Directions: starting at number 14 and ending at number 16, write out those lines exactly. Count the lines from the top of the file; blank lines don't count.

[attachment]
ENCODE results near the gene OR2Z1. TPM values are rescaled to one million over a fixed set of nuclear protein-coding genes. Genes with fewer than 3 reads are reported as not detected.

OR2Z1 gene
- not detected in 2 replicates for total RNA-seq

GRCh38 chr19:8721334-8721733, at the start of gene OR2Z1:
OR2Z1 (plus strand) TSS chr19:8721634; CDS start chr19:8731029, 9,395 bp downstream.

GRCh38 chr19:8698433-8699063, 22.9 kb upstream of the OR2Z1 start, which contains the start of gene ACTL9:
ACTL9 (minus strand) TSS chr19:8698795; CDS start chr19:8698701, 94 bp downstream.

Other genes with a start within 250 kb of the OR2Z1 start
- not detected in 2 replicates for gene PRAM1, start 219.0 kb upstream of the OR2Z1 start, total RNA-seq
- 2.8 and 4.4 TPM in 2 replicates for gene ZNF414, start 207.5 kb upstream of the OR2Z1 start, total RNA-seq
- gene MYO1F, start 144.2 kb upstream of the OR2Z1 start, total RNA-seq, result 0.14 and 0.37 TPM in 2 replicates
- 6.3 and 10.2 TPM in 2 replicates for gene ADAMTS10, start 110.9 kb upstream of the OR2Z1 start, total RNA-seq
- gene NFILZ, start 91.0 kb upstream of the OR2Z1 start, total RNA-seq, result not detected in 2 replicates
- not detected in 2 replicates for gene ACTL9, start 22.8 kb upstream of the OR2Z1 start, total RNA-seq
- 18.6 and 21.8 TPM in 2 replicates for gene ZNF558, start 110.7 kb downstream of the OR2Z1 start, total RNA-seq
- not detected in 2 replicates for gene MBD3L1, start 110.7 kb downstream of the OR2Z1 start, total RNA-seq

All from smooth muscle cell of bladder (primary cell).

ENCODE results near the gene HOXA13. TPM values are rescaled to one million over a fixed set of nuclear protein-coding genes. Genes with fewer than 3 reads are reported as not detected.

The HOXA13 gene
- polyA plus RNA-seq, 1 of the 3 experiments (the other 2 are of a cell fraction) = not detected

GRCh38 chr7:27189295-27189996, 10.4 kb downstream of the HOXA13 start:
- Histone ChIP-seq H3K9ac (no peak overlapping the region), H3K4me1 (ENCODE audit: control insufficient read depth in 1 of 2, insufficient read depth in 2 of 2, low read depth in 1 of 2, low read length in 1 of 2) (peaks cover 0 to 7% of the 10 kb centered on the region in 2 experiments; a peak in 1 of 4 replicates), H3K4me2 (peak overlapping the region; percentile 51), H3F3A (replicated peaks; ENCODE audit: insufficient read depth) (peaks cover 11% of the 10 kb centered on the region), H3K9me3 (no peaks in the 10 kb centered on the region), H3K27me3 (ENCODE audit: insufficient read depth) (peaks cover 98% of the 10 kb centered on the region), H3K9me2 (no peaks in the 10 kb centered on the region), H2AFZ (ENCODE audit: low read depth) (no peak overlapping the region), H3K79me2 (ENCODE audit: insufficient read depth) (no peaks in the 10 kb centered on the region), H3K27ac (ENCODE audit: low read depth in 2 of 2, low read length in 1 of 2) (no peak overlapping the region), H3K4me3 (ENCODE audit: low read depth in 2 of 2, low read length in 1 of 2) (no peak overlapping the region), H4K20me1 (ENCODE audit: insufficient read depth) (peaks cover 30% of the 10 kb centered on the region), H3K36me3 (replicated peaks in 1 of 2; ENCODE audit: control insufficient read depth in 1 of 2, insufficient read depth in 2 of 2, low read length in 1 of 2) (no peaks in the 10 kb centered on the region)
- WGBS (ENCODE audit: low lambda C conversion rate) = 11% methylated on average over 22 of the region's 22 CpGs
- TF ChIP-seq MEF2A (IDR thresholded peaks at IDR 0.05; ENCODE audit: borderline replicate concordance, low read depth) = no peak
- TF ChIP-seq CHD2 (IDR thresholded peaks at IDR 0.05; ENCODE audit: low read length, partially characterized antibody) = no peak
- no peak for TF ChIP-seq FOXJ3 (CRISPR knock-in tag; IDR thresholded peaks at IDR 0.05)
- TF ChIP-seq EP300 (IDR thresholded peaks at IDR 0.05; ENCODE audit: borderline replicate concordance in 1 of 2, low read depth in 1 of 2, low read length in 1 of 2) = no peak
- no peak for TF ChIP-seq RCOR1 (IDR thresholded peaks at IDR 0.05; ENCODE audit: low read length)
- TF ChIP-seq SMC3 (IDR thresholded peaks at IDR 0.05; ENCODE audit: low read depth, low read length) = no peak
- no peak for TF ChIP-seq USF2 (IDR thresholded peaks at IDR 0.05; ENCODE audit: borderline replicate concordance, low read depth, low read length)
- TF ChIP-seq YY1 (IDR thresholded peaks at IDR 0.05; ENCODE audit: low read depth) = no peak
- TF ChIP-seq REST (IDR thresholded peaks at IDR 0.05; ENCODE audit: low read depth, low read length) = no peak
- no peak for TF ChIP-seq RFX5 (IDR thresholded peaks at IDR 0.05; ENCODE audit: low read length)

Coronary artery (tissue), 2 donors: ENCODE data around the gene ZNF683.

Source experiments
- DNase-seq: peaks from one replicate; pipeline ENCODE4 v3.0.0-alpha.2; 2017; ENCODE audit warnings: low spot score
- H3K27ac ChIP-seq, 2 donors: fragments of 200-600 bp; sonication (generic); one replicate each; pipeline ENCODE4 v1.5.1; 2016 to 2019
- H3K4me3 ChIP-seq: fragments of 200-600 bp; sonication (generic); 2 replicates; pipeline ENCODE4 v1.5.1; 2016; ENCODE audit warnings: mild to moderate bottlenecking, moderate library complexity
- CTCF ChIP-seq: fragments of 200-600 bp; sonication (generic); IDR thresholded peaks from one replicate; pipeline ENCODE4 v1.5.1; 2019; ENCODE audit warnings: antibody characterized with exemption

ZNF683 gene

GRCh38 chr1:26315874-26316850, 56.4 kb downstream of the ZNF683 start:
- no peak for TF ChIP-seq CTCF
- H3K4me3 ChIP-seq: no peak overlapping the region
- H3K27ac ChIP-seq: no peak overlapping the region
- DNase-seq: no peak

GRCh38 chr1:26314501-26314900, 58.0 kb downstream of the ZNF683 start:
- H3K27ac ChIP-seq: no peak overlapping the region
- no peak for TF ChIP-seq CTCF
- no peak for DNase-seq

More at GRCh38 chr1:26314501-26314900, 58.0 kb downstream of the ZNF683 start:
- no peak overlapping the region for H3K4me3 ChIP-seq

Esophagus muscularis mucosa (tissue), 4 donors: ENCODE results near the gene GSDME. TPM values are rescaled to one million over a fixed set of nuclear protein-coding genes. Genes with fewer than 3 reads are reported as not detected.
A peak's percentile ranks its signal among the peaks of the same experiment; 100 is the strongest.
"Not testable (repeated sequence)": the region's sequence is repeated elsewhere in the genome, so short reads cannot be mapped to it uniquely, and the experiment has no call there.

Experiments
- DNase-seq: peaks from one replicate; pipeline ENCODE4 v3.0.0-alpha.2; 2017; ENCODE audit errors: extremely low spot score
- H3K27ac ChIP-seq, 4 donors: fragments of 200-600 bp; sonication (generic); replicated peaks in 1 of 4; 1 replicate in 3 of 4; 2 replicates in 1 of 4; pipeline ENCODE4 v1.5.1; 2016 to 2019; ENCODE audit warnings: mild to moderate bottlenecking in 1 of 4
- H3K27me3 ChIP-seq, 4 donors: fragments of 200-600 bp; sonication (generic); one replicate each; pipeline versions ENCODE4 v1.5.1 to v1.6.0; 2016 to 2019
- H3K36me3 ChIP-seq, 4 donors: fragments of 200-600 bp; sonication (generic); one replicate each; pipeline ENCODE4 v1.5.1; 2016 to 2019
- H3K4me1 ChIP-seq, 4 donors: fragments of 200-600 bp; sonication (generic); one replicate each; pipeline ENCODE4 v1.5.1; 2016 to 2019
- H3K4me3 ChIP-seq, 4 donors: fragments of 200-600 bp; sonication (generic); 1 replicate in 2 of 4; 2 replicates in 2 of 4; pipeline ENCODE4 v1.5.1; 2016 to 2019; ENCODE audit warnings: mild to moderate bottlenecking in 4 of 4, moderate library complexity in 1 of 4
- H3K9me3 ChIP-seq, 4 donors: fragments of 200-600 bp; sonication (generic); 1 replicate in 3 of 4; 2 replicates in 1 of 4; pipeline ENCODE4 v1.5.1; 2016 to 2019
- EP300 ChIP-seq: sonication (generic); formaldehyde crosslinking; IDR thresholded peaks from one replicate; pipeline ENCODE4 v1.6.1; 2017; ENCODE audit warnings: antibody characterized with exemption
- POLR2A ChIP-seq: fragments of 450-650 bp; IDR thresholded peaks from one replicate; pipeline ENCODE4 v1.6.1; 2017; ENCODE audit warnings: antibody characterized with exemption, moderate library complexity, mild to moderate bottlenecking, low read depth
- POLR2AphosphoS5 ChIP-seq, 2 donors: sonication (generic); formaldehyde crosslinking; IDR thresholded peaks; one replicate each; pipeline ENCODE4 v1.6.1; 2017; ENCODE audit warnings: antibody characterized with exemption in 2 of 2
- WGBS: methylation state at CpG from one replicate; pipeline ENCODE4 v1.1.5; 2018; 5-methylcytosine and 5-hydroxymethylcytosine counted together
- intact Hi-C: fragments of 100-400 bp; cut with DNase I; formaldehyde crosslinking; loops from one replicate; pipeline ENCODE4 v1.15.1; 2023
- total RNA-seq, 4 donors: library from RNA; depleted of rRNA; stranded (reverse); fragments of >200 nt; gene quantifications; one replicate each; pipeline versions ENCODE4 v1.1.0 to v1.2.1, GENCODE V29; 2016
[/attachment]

- not detected in 2 replicates for gene ACTL9, start 22.8 kb upstream of the OR2Z1 start, total RNA-seq
- 18.6 and 21.8 TPM in 2 replicates for gene ZNF558, start 110.7 kb downstream of the OR2Z1 start, total RNA-seq
- not detected in 2 replicates for gene MBD3L1, start 110.7 kb downstream of the OR2Z1 start, total RNA-seq